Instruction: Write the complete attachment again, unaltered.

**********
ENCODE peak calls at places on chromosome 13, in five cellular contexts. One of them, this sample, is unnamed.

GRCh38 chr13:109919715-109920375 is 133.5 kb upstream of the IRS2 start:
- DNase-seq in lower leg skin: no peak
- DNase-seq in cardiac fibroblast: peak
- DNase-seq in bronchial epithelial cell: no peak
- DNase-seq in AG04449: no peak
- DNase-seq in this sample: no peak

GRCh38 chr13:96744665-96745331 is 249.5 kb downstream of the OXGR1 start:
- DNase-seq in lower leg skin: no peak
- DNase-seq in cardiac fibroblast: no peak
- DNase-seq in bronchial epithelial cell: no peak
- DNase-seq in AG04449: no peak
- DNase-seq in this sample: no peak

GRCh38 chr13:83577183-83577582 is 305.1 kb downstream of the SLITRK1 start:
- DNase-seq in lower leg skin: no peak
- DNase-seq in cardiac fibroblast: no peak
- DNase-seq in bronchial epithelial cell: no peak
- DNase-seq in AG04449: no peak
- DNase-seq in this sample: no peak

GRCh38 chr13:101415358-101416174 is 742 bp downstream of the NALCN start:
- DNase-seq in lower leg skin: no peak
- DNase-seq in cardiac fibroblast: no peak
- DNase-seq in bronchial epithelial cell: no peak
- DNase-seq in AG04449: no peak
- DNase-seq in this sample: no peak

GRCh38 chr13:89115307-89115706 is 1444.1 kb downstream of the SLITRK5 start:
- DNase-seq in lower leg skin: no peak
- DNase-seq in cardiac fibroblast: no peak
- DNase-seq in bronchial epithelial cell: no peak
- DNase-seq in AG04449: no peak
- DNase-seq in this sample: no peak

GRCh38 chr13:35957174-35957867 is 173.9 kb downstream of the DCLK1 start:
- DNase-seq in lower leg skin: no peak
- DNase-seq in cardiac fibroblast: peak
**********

ENCODE peak calls at places on chromosome 13, in five cellular contexts. One of them, this sample, is unnamed.

GRCh38 chr13:109919715-109920375 is 133.5 kb upstream of the IRS2 start:
- DNase-seq in lower leg skin: no peak
- DNase-seq in cardiac fibroblast: peak
- DNase-seq in bronchial epithelial cell: no peak
- DNase-seq in AG04449: no peak
- DNase-seq in this sample: no peak

GRCh38 chr13:96744665-96745331 is 249.5 kb downstream of the OXGR1 start:
- DNase-seq in lower leg skin: no peak
- DNase-seq in cardiac fibroblast: no peak
- DNase-seq in bronchial epithelial cell: no peak
- DNase-seq in AG04449: no peak
- DNase-seq in this sample: no peak

GRCh38 chr13:83577183-83577582 is 305.1 kb downstream of the SLITRK1 start:
- DNase-seq in lower leg skin: no peak
- DNase-seq in cardiac fibroblast: no peak
- DNase-seq in bronchial epithelial cell: no peak
- DNase-seq in AG04449: no peak
- DNase-seq in this sample: no peak

GRCh38 chr13:101415358-101416174 is 742 bp downstream of the NALCN start:
- DNase-seq in lower leg skin: no peak
- DNase-seq in cardiac fibroblast: no peak
- DNase-seq in bronchial epithelial cell: no peak
- DNase-seq in AG04449: no peak
- DNase-seq in this sample: no peak

GRCh38 chr13:89115307-89115706 is 1444.1 kb downstream of the SLITRK5 start:
- DNase-seq in lower leg skin: no peak
- DNase-seq in cardiac fibroblast: no peak
- DNase-seq in bronchial epithelial cell: no peak
- DNase-seq in AG04449: no peak
- DNase-seq in this sample: no peak

GRCh38 chr13:35957174-35957867 is 173.9 kb downstream of the DCLK1 start:
- DNase-seq in lower leg skin: no peak
- DNase-seq in cardiac fibroblast: peak